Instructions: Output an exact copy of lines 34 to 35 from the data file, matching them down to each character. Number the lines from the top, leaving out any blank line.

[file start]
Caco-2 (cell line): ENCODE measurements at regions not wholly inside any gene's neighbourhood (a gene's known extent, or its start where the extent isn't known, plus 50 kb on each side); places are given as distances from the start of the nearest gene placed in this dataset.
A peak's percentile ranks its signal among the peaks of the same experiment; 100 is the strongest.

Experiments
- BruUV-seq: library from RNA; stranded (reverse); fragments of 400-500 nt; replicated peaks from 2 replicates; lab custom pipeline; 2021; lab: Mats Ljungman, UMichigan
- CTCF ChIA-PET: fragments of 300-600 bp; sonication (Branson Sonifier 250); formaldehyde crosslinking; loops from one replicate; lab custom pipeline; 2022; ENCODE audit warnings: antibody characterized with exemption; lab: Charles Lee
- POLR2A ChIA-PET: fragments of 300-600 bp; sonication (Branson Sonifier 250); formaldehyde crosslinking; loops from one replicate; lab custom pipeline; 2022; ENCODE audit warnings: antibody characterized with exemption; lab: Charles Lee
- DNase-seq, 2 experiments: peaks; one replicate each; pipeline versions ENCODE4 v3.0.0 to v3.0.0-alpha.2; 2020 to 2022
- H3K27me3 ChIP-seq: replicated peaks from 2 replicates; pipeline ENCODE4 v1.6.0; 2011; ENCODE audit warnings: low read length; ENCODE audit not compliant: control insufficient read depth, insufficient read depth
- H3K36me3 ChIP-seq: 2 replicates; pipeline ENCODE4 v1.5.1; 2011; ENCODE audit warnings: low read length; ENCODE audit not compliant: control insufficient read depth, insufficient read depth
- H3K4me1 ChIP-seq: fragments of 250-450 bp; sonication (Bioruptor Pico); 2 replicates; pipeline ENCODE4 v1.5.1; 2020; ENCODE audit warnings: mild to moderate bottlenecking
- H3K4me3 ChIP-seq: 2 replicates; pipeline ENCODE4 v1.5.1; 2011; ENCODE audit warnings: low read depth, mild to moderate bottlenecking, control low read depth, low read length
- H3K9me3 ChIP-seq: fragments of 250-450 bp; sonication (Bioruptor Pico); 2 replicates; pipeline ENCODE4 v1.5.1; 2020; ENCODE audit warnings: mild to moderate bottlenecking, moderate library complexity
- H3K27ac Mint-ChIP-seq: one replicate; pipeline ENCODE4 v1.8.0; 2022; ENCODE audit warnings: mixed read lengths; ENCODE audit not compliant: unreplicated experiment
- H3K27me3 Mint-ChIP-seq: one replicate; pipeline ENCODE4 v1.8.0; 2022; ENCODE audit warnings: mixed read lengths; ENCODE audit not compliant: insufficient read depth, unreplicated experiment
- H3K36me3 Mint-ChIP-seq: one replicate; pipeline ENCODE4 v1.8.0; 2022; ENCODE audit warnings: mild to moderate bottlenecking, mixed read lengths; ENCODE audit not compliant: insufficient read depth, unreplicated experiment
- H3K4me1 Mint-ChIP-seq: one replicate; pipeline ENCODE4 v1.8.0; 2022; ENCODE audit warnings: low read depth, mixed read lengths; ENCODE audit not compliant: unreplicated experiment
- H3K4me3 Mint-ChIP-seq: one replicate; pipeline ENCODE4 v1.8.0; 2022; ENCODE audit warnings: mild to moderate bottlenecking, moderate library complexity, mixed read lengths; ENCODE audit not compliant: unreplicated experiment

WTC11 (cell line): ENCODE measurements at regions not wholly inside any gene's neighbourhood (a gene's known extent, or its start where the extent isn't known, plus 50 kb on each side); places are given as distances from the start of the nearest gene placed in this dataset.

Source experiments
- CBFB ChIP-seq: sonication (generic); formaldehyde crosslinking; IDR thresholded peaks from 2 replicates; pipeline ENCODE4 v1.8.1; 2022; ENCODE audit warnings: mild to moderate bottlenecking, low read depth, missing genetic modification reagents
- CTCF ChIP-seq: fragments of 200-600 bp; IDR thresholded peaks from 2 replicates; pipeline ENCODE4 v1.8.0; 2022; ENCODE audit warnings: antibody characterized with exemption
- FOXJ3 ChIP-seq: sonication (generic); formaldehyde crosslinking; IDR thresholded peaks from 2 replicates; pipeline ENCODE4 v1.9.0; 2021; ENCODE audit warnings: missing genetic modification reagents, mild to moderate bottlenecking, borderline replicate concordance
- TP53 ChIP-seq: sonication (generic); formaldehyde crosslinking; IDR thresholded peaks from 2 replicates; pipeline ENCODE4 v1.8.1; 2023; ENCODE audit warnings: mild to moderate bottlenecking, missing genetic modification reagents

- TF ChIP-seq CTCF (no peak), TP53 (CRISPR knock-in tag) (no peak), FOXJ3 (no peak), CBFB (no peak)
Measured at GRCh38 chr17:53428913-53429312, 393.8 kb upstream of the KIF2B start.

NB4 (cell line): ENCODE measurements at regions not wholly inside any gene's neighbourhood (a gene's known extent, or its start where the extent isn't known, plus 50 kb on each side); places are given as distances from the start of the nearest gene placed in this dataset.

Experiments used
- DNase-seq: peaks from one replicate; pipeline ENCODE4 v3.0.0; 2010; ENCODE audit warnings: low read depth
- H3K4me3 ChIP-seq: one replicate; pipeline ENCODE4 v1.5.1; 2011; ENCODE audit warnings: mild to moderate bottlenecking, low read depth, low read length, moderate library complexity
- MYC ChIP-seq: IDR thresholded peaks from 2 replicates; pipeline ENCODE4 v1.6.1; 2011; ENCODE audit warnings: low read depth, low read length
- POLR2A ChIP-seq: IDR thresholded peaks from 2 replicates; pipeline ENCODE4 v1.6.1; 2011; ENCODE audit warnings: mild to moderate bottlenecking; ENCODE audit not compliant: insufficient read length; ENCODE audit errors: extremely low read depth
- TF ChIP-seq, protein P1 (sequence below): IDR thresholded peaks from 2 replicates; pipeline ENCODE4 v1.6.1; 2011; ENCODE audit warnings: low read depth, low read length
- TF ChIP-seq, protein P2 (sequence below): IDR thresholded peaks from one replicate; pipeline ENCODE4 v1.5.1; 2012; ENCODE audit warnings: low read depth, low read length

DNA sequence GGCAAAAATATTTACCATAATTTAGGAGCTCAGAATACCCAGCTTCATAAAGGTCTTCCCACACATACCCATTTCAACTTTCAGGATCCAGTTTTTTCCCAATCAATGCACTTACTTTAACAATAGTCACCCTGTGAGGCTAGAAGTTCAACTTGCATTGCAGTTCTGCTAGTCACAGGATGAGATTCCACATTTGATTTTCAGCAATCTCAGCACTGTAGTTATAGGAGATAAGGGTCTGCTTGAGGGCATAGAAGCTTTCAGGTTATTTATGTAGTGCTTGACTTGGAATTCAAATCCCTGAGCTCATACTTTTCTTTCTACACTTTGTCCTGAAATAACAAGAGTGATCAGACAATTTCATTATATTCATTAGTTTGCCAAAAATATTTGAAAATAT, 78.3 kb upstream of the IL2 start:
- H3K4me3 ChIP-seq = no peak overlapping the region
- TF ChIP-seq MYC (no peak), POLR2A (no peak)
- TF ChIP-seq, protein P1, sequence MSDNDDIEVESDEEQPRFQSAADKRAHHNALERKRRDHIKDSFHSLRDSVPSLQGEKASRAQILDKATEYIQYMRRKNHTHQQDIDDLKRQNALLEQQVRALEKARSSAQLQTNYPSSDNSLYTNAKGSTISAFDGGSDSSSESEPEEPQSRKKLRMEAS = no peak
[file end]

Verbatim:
DNA sequence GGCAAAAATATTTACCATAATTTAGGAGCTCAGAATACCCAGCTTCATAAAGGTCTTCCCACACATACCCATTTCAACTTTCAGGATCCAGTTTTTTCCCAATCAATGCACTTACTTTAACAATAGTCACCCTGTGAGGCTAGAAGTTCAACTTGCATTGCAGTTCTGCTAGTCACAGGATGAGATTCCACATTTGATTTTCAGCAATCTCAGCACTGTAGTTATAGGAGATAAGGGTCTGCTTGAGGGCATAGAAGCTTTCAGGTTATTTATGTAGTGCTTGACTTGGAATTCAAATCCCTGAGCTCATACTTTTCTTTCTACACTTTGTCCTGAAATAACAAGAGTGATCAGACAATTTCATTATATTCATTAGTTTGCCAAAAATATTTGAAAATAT, 78.3 kb upstream of the IL2 start:
- H3K4me3 ChIP-seq = no peak overlapping the region